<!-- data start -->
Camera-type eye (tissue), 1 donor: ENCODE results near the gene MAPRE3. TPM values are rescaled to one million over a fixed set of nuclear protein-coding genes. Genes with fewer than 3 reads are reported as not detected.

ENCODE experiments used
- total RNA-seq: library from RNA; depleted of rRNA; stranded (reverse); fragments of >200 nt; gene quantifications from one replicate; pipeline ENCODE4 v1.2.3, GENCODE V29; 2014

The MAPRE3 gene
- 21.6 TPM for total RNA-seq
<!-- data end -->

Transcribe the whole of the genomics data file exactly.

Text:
Camera-type eye (tissue), 1 donor: ENCODE results near the gene MAPRE3. TPM values are rescaled to one million over a fixed set of nuclear protein-coding genes. Genes with fewer than 3 reads are reported as not detected.

ENCODE experiments used
- total RNA-seq: library from RNA; depleted of rRNA; stranded (reverse); fragments of >200 nt; gene quantifications from one replicate; pipeline ENCODE4 v1.2.3, GENCODE V29; 2014

The MAPRE3 gene
- 21.6 TPM for total RNA-seq